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4 Dogs, 12 Cats, 5 Cows and More – My Story of Growing up in a House Full of Pets in the ’50s

4 Dogs, 12 Cats, 5 Cows and More – My Story of Growing up in a House Full of Pets in the ’50s

Shibani Datta writes about life in a house full of pets in the '50s and what the experience taught her.

I was born in Imphal, and grew up in a sprawling house that my father had built over a hundred years ago. It was an oasis, our house nestled in the midst of rose gardens, vegetable patches and towering trees, in particular a mango tree that was a bit of local legend. We also had a pond beside our house, where we spent days sitting by the bank or swimming in the waters. It was a beautiful time, growing up in the lap of nature.

What truly set our home apart were our assorted pets. We were 10 siblings and our animals shared our life’s joys and sorrows.

Shibani Datta with her favourite dog

We had four pets dogs — Prince, Top, Tommy and Billo. They were our friends and protectors. Once, when my younger brother Gopal was only four years old, he fell into the pond. No one else was around, but our dogs jumped in and brought him to safety. Another time, one of my other brothers who was even younger was dangerously close to a snake. It was again our dogs who saved him.

Next on our list of favourites were our many, many cats. We had dozens of cats at home and many kittens too. Imagine trying to get all of them to have their meals! It’s often said that dogs and cats don’t get along. But we have watched our pets play with each other all day, and it was a source of unlimited delight.

Did you think that was all? We also had five cows – Kali, Lalli, Chitra Godhuli and Manghli. We had two goats who we named Locket and Lama, and their kid would play around our yard all day. I think he fancied himself a deer, but our laughter knew no bounds when we watched him sprint.

The Better India & The Care Shelter have partnered together to bring an animal rescue van to Bangalore. If you #LovePawsitivity, support this campaign.

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Living with animals can be a source of learning as much as joy. Our pond was filled with a variety of fish, and we would take our fishing rods and try our hand at fishing.

Angling taught my siblings and I a great deal about patience and concentration.

Shibani’s brothers with a fish from their pond

As we honed our fishing skills, ducks and swans would gently wade on the water offering us their peaceful company. Incidentally, we had a small poultry farm too — our favourite was a multi-hued rooster with the biggest crest I have seen. It might be hard to believe, but he would actually puff up and start dancing on request.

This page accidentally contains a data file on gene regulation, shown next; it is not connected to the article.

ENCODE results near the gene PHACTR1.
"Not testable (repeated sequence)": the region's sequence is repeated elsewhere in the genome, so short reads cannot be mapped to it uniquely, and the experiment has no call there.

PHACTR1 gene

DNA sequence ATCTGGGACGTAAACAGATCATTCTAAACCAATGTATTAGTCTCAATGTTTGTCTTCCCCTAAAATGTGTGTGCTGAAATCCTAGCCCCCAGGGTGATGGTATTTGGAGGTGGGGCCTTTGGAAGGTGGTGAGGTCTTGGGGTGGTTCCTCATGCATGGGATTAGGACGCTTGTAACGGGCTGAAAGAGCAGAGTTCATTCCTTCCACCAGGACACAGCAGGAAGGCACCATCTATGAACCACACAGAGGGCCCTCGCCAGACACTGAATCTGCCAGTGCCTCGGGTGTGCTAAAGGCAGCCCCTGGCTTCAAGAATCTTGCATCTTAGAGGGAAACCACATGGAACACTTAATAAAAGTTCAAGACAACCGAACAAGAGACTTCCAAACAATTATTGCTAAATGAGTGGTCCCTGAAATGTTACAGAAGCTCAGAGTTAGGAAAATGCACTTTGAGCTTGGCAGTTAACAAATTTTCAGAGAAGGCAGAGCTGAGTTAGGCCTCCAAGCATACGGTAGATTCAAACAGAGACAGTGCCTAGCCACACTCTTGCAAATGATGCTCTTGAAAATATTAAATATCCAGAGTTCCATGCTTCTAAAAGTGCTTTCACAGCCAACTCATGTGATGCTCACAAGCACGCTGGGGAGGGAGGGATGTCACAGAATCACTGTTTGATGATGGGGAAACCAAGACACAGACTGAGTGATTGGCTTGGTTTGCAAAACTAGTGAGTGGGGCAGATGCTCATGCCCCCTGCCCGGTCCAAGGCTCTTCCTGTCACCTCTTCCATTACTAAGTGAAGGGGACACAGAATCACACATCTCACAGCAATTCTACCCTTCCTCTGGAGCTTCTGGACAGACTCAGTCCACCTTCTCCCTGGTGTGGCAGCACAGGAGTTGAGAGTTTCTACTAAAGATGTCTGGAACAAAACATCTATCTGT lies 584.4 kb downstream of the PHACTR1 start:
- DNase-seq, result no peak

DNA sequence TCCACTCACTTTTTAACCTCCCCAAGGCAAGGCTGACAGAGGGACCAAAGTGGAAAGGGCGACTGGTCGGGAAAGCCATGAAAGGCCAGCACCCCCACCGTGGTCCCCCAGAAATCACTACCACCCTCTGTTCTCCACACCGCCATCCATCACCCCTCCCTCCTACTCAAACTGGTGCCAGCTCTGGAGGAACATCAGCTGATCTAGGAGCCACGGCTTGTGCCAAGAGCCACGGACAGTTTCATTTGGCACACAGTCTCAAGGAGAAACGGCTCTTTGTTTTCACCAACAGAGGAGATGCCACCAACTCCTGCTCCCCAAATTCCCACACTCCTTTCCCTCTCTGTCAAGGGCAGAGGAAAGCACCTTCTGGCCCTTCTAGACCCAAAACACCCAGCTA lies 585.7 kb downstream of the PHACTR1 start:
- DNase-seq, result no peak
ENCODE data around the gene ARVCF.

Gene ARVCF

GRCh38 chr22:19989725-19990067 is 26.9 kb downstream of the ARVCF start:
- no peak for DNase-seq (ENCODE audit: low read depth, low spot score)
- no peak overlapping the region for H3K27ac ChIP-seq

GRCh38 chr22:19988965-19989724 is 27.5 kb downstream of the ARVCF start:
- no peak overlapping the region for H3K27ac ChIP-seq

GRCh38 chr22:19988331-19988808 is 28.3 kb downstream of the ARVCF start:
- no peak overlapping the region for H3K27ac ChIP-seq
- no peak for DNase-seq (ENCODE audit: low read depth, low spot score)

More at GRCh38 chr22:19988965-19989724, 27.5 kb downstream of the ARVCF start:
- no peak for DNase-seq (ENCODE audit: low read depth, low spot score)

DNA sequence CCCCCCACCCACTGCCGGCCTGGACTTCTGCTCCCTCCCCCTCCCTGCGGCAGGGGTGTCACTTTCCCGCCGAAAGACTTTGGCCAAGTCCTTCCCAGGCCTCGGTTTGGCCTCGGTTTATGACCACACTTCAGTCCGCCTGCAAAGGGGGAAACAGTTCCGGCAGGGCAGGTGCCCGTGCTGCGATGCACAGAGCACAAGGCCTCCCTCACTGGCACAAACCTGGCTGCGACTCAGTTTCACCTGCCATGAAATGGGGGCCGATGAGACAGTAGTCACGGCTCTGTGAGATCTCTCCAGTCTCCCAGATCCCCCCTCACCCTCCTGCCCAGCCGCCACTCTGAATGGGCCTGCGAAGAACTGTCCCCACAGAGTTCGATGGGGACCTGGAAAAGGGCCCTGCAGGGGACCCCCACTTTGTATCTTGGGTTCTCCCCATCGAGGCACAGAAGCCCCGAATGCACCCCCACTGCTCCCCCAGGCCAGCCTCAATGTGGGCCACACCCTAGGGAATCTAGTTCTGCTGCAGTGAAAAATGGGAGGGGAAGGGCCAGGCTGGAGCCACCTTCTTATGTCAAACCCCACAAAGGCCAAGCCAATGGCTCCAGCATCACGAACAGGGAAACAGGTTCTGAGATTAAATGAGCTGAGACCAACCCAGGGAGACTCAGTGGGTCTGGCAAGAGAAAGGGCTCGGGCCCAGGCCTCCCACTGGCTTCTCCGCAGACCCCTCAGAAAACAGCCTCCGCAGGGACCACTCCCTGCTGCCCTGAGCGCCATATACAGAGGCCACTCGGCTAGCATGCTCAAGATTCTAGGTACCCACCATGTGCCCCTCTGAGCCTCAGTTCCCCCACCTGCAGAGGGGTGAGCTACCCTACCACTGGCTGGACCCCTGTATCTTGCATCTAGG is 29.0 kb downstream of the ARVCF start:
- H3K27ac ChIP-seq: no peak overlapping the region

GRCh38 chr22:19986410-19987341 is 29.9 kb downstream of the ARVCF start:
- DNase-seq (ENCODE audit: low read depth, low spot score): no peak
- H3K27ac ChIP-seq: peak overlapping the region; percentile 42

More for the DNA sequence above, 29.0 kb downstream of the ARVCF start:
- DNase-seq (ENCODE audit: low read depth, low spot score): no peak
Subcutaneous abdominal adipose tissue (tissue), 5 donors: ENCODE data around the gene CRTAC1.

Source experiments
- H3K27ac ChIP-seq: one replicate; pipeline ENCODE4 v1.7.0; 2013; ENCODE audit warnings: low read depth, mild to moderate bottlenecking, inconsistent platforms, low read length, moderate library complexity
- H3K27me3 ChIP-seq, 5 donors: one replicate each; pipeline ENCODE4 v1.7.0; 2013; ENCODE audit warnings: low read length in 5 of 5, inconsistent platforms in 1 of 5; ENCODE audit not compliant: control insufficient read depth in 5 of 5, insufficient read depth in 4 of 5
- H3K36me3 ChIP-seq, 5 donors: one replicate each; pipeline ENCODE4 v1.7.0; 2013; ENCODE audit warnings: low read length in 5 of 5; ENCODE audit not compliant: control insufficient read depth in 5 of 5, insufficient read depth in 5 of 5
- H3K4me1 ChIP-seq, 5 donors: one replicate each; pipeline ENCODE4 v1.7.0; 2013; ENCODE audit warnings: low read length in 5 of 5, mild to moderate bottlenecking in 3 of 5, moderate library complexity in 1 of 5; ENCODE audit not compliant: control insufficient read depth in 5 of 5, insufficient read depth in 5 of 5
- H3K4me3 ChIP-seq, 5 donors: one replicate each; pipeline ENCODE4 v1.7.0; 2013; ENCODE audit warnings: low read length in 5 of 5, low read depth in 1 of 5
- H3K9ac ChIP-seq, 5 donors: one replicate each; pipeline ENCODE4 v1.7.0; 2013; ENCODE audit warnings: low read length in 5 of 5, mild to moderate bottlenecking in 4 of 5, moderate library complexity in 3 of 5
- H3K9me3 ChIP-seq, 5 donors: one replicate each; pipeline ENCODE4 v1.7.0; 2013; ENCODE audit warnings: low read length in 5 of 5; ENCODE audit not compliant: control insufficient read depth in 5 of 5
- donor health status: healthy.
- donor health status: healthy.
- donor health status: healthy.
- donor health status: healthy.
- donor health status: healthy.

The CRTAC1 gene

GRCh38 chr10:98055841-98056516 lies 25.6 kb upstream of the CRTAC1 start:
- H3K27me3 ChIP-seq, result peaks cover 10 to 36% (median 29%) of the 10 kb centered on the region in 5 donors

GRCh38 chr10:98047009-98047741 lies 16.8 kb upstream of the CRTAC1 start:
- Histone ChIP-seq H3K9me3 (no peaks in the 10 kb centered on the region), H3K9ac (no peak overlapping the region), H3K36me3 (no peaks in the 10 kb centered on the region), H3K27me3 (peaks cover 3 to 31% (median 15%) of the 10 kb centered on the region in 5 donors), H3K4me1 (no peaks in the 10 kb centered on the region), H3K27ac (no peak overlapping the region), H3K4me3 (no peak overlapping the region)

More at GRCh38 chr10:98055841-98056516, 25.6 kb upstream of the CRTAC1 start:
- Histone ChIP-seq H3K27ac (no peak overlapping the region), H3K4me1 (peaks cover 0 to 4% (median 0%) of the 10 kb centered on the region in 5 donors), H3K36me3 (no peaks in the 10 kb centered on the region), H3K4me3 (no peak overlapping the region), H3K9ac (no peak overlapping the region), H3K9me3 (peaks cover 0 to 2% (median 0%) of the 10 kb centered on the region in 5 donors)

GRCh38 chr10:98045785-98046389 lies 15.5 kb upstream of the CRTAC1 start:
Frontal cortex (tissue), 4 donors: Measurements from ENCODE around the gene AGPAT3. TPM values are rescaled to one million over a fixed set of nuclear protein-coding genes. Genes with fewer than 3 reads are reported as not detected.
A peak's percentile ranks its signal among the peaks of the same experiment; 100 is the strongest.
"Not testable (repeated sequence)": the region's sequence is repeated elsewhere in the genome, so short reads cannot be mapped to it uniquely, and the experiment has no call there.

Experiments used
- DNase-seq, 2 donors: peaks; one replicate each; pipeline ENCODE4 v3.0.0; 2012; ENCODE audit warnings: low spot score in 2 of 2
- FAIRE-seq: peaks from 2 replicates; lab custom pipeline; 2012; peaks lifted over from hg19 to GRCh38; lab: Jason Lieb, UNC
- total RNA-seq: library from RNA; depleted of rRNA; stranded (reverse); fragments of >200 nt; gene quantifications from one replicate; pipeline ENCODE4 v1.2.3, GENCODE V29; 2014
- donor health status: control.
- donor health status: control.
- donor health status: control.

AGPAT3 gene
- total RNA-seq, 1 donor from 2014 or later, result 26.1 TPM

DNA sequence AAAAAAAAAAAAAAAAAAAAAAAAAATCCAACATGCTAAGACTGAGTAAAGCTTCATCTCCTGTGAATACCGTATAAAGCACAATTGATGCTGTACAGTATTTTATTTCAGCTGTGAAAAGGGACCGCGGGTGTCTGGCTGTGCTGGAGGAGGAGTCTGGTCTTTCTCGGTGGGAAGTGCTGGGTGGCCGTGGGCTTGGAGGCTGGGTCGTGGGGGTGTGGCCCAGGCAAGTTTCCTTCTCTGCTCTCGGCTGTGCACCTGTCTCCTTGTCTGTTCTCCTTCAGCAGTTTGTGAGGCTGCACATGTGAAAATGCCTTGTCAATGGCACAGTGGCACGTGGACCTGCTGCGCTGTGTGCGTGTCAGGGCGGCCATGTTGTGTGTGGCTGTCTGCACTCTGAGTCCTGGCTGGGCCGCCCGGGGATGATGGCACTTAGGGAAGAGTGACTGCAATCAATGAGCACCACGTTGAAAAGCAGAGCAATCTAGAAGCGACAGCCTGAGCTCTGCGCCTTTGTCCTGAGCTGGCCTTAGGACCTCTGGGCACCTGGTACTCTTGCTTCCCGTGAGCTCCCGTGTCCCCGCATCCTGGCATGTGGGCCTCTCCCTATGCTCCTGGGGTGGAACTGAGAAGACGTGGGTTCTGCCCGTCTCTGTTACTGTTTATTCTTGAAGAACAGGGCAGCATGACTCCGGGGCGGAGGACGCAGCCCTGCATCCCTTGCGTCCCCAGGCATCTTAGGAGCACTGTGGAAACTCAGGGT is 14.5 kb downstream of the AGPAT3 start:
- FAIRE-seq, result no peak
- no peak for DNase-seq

Over the years, we developed a relationship with animals that did not need words to express our love for them. I remember when our cow Mangli was stolen. Incredibly enough, she found her way back. The thieves followed her too, and insisted she was their cow. As a test, my mother challenged them to call her and feed her. They failed miserably, but as soon as my mother called out, Mangli rushed to her side.

If our pets were in pain, so were we.

The Datta Family in Imphal

We reared bees in our beehive, and every month we would collect honey from it. It was terribly upsetting when we found some of our bees dead one month. After all, each of our animals, birds and insects, and even the plants and trees in our garden, all served to show us how man and nature can co-exist in harmony.

Our house was built on the eastern side of Imphal river and not very far from the royal palace and the Shri Shri Govindaji and Hanuman Temples. The early morning bells of the mangal arti would wake us early in the morning and during winters, all the children would gather by the river and head to the temple. There were around 3,000 monkeys around the Hanuman Mandir, and while they struck fear in the heart of other visitors we simply thought of them as our ancestors.

Among my friends, one of them had a pair of deer at home, and we would often play with them and feed them grass and gooseberries. We grew up surrounded by the beauty of nature, and life was free of any pressure.

I wonder if it is my time with pets that attracts me to animals even today, after decades have passed and we have left our home behind. Kittens follow me around our neighbourhood in Kolkata where I now live, dogs settle themselves outside our doorstep.

I usually go around giving away lone kittens – and the occasional cat – to loving families in my neighbourhood.

Trees, flowers, animals and birds – they are sensitive, and really not very different from us. Living close to nature made us realise how important it was to maintain the fine balance of nature. It taught us the need to protect and preserve nature, and it can do the same for everyone.

The Better India & The Care Shelter have partnered together to bring an animal rescue van to Bangalore. If you #LovePawsitivity, support this campaign.

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(Written by Shibani Datta)

About the author: Shibani Datta is a Bengali writer, whose works have been published in books, little magazines and journals. Growing up in Manipur in the years post-independence, she also worked as a teacher and researcher. She presently lives in Kolkata with her husband, bestowing love on her terrace garden and teaching children in her spare time.

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